Guerilla trading sounds very exotic, suggesting a nimble, dangerous warrior sneaking in to make a quick and devastating attack before disappearing into the jungle. Actually, that’s a pretty accurate description of a guerilla trader. Guerilla trading is both a mindset and a technique that utilizes ultra-fast, low-risk trades to capture profit and exit just as quickly.
A guerilla trader’s trading time frame makes day traders look like buy-and-hold investors. It is even shorter than a scalper’s timeline. Only high-frequency trading systems are quicker than the guerilla trader; a guerilla trader’s time frame rarely lasts longer than a minute or two.
Defining characteristics of a guerilla trader:
- Typically makes 20 or 25 trades in a single session; low commissions and tight spreads are essential for this style of trading
- Master of technical analysis, typically operating with tick or one-minute charts
- Low-risk trades, will trade for a 20-pip profit
- Generally avoids periods of extreme volatility when the risk of loss is highest
- Prefers forex market, although will trade in other markets
- Well capitalized with cash he can afford to risk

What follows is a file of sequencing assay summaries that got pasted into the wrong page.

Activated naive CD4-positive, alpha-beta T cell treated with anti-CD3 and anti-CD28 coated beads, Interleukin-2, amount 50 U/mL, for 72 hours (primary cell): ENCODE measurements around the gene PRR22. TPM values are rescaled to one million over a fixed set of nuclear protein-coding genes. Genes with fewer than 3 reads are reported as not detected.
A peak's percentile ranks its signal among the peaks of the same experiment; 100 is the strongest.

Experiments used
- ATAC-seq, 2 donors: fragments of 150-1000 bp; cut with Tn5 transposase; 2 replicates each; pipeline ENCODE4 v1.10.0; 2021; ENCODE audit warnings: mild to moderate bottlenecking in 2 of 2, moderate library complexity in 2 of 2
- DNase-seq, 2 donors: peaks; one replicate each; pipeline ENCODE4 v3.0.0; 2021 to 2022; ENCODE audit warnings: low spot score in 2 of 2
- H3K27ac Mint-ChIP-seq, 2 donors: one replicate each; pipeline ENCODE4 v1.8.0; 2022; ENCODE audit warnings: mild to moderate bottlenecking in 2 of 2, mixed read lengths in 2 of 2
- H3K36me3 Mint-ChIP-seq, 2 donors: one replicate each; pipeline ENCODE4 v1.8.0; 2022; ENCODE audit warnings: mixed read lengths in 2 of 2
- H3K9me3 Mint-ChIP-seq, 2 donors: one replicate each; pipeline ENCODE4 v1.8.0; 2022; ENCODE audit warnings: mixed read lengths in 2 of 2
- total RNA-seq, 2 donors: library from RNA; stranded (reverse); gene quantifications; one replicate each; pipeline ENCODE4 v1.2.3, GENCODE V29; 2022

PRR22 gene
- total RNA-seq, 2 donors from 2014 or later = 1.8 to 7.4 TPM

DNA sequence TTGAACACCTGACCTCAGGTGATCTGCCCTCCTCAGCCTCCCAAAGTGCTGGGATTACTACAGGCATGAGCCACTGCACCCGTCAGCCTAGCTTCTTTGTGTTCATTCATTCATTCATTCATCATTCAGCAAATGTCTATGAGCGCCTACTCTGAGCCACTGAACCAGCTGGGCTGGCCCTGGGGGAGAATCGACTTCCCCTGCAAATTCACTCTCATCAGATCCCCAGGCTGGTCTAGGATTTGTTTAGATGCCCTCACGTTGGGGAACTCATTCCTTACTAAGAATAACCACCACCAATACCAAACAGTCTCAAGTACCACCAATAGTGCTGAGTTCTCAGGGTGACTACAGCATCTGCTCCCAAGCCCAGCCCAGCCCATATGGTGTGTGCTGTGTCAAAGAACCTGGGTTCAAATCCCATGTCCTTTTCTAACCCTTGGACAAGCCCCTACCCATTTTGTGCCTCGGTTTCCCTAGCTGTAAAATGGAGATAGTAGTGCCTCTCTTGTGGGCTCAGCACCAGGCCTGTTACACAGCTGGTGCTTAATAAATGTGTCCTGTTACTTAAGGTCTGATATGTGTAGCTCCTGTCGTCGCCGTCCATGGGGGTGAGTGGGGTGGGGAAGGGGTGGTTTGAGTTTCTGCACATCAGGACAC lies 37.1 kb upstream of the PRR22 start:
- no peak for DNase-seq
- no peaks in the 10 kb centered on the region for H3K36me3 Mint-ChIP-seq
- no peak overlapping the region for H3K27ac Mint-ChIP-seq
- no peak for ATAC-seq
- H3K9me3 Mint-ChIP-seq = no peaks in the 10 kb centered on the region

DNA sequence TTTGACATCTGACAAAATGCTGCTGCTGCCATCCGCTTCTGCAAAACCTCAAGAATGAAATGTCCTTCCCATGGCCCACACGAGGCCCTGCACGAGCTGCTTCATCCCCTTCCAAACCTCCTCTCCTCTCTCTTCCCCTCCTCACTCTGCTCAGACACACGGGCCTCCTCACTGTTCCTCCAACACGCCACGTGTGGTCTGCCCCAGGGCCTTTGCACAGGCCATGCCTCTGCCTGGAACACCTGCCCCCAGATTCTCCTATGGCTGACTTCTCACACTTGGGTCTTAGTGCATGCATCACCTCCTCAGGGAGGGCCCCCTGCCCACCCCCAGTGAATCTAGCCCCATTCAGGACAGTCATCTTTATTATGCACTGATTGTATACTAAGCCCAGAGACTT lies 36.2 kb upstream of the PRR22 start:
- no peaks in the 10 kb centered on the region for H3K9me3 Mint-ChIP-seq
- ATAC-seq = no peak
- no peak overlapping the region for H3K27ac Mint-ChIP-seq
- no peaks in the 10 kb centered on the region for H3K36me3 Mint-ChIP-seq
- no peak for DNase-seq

The key to successful guerilla trading is mitigating risk and limiting the potential for loss in every trade. You must set profit and loss targets for every trade and set automatic stop-losses to remove emotion from your trading decisions. In fact, you must trade with a level of emotional detachment to have any success at all in guerilla trading.
Guerilla traders tend to trade the trend rather than betting on a reversal and risk runaway losses. They also avoid averaging down, preferring to cut losses quickly rather than trying to recover a trade gone bad.
If you are interested in guerilla trading, start with a highly liquid market such as forex and still to well-known currency pairs. Practice with a simulator or demo account until you get used to the hyper-fast pace of guerilla trades. Develop a trading strategy and plan that focuses on low-risk, low-profit trades and even smaller losses. Be fanatical about mitigating risk with stop-loss protection—and only ever risk capital you can afford to lose, especially in the beginning.